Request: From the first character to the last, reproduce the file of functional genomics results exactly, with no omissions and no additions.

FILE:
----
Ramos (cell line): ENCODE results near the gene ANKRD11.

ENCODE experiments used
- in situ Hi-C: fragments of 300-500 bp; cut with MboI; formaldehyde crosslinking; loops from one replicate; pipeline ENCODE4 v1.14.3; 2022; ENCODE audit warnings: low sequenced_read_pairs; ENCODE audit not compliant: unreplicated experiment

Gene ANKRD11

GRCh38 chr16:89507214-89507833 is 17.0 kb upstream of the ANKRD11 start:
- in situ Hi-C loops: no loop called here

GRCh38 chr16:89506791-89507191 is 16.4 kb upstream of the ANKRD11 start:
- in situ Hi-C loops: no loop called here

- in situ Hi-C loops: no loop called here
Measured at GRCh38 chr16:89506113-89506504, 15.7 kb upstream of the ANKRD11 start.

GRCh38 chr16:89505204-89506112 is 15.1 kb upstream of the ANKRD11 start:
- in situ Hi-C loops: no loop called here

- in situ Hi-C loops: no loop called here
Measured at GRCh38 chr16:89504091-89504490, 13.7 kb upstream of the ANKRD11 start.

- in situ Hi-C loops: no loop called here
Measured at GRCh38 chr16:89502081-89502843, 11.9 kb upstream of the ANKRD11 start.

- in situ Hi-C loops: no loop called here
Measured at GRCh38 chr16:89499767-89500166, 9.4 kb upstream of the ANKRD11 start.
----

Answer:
Ramos (cell line): ENCODE results near the gene ANKRD11.

ENCODE experiments used
- in situ Hi-C: fragments of 300-500 bp; cut with MboI; formaldehyde crosslinking; loops from one replicate; pipeline ENCODE4 v1.14.3; 2022; ENCODE audit warnings: low sequenced_read_pairs; ENCODE audit not compliant: unreplicated experiment

Gene ANKRD11

GRCh38 chr16:89507214-89507833 is 17.0 kb upstream of the ANKRD11 start:
- in situ Hi-C loops: no loop called here

GRCh38 chr16:89506791-89507191 is 16.4 kb upstream of the ANKRD11 start:
- in situ Hi-C loops: no loop called here

- in situ Hi-C loops: no loop called here
Measured at GRCh38 chr16:89506113-89506504, 15.7 kb upstream of the ANKRD11 start.

GRCh38 chr16:89505204-89506112 is 15.1 kb upstream of the ANKRD11 start:
- in situ Hi-C loops: no loop called here

- in situ Hi-C loops: no loop called here
Measured at GRCh38 chr16:89504091-89504490, 13.7 kb upstream of the ANKRD11 start.

- in situ Hi-C loops: no loop called here
Measured at GRCh38 chr16:89502081-89502843, 11.9 kb upstream of the ANKRD11 start.

- in situ Hi-C loops: no loop called here
Measured at GRCh38 chr16:89499767-89500166, 9.4 kb upstream of the ANKRD11 start.